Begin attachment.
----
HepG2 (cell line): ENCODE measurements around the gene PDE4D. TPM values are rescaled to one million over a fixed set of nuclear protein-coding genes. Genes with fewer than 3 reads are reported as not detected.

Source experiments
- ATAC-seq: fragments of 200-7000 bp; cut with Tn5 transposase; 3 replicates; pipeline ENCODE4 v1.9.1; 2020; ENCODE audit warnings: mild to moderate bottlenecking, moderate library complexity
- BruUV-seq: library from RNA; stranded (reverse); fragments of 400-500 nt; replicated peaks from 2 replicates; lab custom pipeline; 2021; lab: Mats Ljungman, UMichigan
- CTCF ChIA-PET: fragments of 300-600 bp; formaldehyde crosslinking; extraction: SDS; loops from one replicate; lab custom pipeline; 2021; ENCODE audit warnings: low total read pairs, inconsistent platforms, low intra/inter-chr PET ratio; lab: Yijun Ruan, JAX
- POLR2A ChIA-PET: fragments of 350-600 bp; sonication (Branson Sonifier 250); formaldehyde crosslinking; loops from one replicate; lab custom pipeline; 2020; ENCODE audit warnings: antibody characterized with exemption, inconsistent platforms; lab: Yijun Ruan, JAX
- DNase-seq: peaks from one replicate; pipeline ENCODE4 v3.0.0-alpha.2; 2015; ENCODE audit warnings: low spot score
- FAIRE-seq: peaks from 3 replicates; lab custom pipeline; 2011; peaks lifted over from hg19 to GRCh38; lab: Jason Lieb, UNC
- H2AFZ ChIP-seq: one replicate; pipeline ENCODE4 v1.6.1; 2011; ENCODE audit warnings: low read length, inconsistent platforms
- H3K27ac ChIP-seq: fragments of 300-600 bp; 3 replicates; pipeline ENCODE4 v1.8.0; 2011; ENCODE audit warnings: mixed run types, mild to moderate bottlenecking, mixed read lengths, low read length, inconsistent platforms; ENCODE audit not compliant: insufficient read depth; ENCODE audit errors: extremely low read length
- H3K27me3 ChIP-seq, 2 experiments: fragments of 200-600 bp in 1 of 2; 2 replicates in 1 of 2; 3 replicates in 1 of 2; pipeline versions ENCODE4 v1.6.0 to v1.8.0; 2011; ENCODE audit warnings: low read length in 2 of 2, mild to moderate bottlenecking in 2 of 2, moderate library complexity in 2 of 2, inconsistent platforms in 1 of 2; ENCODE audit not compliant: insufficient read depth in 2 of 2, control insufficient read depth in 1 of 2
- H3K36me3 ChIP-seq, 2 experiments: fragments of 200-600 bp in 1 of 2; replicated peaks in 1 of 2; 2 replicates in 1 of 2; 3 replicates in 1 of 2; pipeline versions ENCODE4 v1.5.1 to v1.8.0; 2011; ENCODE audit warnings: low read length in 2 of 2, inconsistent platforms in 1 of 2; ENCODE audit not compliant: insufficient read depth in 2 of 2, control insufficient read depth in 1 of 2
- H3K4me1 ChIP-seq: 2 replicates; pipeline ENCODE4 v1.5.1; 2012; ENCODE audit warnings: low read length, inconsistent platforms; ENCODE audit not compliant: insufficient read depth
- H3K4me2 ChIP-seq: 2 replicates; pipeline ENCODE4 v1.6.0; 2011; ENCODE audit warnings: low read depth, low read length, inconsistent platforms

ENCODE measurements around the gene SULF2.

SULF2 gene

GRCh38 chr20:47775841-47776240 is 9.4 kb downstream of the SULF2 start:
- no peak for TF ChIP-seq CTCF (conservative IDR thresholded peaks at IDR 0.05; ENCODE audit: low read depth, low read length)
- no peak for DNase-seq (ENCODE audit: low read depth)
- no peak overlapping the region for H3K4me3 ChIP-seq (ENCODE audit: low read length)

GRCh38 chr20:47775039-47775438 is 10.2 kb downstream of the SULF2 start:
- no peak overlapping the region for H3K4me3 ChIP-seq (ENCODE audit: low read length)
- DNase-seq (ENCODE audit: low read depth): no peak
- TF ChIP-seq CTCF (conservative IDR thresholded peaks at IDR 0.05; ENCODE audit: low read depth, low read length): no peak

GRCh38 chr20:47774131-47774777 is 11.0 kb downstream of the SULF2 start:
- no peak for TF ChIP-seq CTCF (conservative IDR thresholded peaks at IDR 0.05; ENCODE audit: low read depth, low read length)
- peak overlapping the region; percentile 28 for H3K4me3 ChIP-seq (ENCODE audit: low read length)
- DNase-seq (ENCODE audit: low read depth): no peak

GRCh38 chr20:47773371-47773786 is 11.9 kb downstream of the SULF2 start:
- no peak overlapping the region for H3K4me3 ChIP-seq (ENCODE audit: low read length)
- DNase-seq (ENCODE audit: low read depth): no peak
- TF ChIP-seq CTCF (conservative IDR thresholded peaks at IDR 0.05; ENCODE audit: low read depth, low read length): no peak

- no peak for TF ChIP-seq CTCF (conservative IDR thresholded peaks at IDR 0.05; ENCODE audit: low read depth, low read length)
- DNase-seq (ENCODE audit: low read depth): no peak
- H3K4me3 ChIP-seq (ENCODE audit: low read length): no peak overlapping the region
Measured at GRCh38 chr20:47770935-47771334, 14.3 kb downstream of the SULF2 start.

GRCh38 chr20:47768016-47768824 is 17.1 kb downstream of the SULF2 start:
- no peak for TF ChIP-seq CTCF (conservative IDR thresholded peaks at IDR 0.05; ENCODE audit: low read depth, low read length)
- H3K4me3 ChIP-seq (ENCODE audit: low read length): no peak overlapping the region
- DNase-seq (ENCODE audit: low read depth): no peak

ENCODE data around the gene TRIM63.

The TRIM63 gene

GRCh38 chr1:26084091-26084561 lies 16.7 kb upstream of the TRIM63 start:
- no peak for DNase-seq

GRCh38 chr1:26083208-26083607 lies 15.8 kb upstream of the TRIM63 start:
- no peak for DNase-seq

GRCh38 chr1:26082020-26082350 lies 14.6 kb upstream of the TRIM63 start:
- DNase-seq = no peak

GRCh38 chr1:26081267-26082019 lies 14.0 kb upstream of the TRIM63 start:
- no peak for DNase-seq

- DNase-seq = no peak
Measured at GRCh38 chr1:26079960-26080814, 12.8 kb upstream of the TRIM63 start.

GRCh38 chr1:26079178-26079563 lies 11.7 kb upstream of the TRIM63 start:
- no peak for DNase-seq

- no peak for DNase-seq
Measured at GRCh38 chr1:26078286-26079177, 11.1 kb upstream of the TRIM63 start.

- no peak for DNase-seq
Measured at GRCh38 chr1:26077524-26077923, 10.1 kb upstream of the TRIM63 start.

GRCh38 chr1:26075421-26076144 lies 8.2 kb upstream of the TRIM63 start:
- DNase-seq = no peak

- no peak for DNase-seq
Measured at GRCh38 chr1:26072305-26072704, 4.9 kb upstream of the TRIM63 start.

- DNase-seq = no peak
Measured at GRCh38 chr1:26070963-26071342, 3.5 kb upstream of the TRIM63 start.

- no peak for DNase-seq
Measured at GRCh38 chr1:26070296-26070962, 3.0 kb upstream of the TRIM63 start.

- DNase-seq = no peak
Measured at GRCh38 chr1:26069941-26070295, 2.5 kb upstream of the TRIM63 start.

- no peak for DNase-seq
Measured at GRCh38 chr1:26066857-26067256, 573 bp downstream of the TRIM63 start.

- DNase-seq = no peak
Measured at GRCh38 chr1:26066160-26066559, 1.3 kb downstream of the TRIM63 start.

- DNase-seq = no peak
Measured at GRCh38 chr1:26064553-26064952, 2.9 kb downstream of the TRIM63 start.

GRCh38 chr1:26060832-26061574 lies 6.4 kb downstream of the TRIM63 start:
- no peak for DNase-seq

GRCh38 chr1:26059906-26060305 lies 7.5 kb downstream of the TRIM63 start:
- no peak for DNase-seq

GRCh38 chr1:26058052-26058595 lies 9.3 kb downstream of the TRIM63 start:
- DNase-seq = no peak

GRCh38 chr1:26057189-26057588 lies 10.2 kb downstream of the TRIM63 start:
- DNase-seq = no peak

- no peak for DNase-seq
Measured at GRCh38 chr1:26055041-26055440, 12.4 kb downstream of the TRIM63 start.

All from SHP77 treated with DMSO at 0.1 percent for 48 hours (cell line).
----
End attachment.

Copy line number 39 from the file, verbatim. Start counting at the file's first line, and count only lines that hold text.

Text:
- H3K4me3 ChIP-seq (ENCODE audit: low read length): no peak overlapping the region